September 20, 2013

David Robinson’s story is tragic and troubling [“Guns in America: In D.C., bullets leave another fatherless child,” front page, Sept. 15]. It is heartbreaking, in fact, as he never had a chance. He was born to parents who weren’t grown-ups.

Rather than focusing on the role that guns played in his troubles, however, perhaps The Post should do a story on the breakup of the American family, white and black, and on absentee fathers especially.

I do volunteer work with pregnant women; most tell me the father is gone and wants nothing to do with the baby. That is the story here: women making babies without regard for who will raise these lovely children and men who are interested in only the sex and not the outcome. It is a calamity of biblical proportions. The sins of the fathers are visited on the children.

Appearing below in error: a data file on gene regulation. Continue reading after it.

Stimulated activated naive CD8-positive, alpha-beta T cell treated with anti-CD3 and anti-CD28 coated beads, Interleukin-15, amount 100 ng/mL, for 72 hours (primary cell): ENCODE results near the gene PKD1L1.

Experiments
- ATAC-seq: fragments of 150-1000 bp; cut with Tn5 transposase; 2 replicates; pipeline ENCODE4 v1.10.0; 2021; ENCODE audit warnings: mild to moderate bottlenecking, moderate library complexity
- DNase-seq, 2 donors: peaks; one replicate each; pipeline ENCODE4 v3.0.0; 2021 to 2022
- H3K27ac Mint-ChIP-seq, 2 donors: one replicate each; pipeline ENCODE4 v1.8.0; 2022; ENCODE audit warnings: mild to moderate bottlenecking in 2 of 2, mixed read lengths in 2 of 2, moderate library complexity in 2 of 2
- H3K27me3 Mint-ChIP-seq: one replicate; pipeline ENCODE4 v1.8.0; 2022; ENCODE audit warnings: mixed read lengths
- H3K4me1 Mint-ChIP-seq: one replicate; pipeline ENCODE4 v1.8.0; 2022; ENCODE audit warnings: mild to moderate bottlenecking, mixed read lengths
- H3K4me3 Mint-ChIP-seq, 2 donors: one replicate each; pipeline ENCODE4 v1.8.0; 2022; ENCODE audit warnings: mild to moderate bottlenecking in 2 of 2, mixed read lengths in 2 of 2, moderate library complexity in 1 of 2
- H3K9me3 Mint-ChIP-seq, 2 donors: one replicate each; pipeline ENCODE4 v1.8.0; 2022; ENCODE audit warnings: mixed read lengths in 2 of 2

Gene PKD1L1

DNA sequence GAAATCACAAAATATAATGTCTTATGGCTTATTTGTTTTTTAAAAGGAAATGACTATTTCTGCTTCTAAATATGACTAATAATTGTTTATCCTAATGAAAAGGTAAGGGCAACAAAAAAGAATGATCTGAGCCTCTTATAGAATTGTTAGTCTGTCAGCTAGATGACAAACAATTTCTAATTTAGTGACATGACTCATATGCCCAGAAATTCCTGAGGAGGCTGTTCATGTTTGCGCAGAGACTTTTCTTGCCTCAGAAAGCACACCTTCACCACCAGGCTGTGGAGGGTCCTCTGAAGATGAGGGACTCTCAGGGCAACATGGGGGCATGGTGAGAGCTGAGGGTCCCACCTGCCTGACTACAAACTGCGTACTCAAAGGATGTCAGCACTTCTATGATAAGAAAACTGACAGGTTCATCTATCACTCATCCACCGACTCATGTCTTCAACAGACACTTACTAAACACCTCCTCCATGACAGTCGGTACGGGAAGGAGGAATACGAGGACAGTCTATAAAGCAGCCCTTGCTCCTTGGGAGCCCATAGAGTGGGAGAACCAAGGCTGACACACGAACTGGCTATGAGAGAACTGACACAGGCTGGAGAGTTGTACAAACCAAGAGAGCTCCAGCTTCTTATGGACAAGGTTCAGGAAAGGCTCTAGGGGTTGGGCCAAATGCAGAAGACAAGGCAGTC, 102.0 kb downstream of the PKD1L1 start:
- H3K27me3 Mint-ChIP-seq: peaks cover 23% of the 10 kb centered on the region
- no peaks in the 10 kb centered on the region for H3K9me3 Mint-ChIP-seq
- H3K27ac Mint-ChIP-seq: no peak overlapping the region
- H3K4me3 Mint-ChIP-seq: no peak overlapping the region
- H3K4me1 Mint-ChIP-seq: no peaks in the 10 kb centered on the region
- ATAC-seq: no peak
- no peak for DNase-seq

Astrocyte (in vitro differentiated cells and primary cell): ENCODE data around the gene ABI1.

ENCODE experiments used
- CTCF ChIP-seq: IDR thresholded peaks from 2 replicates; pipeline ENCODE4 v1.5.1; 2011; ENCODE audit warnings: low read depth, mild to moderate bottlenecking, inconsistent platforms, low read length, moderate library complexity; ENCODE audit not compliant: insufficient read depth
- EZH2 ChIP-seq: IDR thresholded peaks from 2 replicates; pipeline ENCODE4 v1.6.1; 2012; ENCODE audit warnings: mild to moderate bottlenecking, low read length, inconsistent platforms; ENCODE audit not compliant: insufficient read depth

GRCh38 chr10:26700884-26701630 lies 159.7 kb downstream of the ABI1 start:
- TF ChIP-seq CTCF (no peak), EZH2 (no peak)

Guns merely are a substitute for a strong male presence and an unselfish devotion to raising a child.

Have the courage to tell the real story. Start by defining how many of these victims come from intact families with a male presence. Between government and popular culture, we all participated in the murder of young Robinson.

Carole Buchanan, Darnestown

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